Peter Ivanovich, like everyone else on such occasions, entered feeling uncertain what he would have to do. All he knew was that at such times it is always safe to cross oneself. But he was not quite sure whether one should make obseisances while doing so. He therefore adopted a middle course. On entering the room he began crossing himself and made a slight movement resembling a bow. At the same time, as far as the motion of his head and arm allowed, he surveyed the room. Two young men – apparently nephews, one of whom was a high-school pupil – were leaving the room, crossing themselves as they did so. An old woman was standing motionless, and a lady with strangely arched eyebrows was saying something to her in a whisper. A vigorous, resolute Church Reader, in a frock-coat, was reading something in a loud voice with an expression that precluded any contradiction. (1.24)
In a religious atmosphere, Peter Ivanovich feels out of place; he doesn't know exactly what to do. For him, religion is just a matter of going through the right motions, and doing what you're supposed to do. Not that the image of religion itself that Tolstoy paints right here is particularly flattering either. In this context, at least, it seems artificial, represented by the loud and imposing Church Reader.
The service began: candles, groans, incense, tears, and sobs. Peter Ivanovich stood looking gloomily down at his feet. He did not look once at the dead man, did not yield to any depressing influence, and was one of the first to leave the room. (1.48)
Just like Peter Ivanovich's gestures earlier, the service itself seems purely artificial. Tolstoy just describes the external trappings of it: the candles, incense, groans, and tears. The description is so short, rushed, and casual that the effect is actually rather funny. Moreover, after all the people we've met – including Ivan's own widow – it's even hard to believe that any of the sobs or groans are sincere. That's just what one is supposed to do at funerals, so people are obliging.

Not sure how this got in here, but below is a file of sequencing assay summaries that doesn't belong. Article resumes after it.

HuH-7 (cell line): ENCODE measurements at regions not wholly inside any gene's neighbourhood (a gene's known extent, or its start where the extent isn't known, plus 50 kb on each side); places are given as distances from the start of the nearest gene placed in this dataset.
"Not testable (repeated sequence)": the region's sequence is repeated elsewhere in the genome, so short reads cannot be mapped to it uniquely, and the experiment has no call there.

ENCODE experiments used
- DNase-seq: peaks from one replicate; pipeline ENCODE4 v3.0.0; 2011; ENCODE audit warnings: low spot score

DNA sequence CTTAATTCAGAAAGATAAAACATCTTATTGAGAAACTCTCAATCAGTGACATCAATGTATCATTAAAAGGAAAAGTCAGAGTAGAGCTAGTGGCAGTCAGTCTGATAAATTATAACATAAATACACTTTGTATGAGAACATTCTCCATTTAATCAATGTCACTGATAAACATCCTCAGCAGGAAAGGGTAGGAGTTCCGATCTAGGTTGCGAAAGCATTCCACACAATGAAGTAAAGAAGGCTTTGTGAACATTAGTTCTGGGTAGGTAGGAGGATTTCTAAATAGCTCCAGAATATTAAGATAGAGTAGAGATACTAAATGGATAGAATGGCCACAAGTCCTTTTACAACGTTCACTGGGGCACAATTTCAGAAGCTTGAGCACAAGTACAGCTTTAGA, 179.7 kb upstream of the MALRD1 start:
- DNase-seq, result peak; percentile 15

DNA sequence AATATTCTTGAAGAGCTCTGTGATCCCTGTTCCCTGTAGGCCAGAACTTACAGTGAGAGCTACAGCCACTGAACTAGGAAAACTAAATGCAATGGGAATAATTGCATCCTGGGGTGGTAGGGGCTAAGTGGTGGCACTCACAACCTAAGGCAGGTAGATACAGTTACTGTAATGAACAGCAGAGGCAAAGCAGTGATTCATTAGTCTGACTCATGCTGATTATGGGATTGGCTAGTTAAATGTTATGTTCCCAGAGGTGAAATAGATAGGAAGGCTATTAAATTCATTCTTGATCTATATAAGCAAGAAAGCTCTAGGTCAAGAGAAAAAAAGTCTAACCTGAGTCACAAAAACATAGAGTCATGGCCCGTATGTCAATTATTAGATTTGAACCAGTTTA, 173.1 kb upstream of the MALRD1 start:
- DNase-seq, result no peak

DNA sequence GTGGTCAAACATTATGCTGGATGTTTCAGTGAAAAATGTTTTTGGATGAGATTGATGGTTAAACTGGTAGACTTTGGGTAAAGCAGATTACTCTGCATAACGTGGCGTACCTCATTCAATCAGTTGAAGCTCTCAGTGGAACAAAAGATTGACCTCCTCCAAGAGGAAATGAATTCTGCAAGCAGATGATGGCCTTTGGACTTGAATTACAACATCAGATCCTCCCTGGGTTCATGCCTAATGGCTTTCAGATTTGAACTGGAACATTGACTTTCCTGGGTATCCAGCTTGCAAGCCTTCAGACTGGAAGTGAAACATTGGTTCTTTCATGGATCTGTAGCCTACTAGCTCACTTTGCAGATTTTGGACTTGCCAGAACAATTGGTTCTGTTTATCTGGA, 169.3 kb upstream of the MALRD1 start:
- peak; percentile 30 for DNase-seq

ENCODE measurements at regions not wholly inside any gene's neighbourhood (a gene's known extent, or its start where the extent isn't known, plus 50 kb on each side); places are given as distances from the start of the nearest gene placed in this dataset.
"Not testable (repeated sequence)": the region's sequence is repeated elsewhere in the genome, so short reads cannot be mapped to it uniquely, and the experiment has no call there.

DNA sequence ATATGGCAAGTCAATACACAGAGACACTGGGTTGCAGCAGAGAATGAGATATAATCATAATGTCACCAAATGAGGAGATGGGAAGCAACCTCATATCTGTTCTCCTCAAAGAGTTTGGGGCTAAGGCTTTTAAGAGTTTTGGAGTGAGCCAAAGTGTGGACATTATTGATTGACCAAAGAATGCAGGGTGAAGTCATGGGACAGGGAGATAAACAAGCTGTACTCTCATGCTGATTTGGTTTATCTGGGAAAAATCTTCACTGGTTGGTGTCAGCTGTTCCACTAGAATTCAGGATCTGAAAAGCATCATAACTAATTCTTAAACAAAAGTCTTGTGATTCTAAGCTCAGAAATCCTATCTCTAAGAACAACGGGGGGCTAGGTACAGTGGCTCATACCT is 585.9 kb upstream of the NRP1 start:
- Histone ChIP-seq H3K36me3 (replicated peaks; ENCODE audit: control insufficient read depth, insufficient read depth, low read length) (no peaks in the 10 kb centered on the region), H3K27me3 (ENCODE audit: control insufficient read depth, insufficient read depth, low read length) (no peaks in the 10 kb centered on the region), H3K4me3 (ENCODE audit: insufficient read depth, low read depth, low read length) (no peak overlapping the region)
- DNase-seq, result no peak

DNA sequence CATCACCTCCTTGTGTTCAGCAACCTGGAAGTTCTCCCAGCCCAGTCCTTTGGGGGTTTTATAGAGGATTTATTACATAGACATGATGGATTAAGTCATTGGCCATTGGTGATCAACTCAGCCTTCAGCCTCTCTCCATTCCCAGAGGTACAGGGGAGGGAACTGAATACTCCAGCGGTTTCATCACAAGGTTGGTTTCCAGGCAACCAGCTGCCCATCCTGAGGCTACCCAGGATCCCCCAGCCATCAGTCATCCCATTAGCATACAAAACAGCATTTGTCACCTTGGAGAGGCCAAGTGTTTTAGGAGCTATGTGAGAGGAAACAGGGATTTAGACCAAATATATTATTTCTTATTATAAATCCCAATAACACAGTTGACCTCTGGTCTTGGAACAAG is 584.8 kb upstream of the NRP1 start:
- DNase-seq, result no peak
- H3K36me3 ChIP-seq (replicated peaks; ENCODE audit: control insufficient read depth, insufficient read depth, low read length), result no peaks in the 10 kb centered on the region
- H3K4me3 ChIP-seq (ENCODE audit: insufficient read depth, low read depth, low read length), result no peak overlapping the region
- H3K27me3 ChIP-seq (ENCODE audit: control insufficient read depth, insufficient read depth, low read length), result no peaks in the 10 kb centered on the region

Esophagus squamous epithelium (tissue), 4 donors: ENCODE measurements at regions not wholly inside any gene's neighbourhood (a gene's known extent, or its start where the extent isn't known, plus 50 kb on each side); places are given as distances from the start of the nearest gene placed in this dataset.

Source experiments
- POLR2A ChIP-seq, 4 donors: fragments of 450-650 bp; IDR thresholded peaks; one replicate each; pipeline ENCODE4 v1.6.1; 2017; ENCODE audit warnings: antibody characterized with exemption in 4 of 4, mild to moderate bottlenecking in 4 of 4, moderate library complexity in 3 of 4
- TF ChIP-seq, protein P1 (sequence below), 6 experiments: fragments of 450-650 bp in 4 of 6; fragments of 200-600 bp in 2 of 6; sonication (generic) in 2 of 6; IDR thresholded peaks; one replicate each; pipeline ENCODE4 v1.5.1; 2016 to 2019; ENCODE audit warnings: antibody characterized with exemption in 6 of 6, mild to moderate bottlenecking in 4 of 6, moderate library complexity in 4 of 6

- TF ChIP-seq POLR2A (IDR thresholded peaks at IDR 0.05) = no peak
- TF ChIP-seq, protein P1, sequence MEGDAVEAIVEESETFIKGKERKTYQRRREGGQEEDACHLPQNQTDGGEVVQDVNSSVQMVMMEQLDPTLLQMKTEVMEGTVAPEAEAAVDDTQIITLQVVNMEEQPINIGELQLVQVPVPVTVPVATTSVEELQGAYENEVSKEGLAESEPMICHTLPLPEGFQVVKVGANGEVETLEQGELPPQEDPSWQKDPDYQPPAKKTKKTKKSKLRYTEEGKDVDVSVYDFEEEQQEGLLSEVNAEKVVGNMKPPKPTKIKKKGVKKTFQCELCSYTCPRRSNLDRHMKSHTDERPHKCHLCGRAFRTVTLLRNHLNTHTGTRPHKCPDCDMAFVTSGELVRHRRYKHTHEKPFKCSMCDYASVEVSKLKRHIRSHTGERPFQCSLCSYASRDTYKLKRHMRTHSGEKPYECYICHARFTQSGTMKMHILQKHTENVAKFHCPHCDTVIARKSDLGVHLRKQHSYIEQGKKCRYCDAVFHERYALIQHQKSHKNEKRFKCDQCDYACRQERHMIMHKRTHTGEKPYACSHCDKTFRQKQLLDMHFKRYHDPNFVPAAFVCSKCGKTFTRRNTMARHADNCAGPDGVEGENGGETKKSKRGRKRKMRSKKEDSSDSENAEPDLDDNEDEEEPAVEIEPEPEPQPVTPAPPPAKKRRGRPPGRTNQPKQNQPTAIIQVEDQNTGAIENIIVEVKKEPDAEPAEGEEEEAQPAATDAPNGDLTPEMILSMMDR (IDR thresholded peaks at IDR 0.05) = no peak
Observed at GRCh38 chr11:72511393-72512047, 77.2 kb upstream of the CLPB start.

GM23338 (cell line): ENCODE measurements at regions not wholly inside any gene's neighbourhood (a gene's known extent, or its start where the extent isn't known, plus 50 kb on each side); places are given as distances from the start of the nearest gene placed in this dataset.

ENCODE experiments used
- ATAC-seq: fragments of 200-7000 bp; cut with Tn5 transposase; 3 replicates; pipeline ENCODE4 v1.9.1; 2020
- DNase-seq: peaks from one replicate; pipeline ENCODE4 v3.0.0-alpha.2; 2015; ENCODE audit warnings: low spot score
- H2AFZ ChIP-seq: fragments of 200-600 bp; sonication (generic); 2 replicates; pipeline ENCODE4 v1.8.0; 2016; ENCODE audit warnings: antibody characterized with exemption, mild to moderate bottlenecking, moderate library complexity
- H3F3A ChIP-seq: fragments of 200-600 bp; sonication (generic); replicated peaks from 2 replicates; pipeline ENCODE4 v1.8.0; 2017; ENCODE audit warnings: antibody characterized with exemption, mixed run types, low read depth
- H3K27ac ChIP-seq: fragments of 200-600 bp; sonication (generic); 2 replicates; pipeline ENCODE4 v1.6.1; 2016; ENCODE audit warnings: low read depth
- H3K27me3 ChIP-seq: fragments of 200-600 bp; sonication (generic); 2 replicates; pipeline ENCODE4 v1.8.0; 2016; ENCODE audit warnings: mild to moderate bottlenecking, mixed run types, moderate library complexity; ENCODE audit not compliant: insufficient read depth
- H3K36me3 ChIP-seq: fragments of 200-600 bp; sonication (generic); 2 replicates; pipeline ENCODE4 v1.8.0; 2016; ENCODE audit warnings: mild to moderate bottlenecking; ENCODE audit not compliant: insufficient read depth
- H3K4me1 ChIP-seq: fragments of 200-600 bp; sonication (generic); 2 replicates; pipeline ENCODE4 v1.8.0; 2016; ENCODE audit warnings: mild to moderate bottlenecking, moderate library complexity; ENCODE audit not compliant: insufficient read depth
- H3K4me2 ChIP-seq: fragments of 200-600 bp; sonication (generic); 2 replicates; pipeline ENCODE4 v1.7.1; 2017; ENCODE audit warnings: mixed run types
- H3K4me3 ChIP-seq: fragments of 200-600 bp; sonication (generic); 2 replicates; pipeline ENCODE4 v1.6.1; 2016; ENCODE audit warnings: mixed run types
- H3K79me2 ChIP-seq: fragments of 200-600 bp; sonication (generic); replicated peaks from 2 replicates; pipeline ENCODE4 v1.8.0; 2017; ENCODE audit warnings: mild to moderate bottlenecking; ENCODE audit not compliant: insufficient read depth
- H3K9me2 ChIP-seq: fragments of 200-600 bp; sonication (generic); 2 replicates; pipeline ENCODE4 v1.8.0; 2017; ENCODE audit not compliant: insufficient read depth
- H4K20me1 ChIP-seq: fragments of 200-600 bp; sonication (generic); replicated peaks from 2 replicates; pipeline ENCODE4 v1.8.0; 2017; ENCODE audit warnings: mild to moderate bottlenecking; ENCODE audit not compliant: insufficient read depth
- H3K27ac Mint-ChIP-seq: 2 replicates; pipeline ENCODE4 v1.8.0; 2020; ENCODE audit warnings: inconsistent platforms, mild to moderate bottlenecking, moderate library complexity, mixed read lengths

"Well, friend Gerasim," said Peter Ivanovich, so as to say something. "It's a sad affair, isn't it?"
"It's God will. We shall all come to it some day," said Gerasim, displaying his teeth – the even white teeth of a healthy peasant – and, like a man in the thick of urgent work, he briskly opened the front door, called the coachman, helped. (1.49-50)
Just as Gerasim is the only character who has an honest and genuine understanding of death, he's also the only character who seems to have a genuine and sincere belief in God. He accepts death as God's will. With his faith, it's hard for him to believe that death could be such a horrible thing. This is in stark contrast to Peter Ivanovich, who can't bear the thought of death. Gerasim's view also contrasts with the fakeness of the service we've just seen. Tolstoy won't let a description of Gerasim go by without mentioning how physically healthy he is. His physical health mirrors his spiritual health.
"Why hast Thou done all this? Why hast Thou brought me here? Why, why dost Thou torment me so terribly?"
He did not expect an answer and yet wept because there was no answer and could be none. The pain again grew more acute, but he did not stir and did not call. He said to himself: "Go on! Strike me! But what is it for? What have I done to Thee? What is it for?" (9.10-12)
This is the first time Ivan himself makes any serious mention of God. He assumes that God must be punishing him for something, since he's suffering so much. That seems different than what Ivan feels at various moments earlier in the story, when he doesn't seem to have any idea why what's happening to him is actually happening. Where did God come into the picture?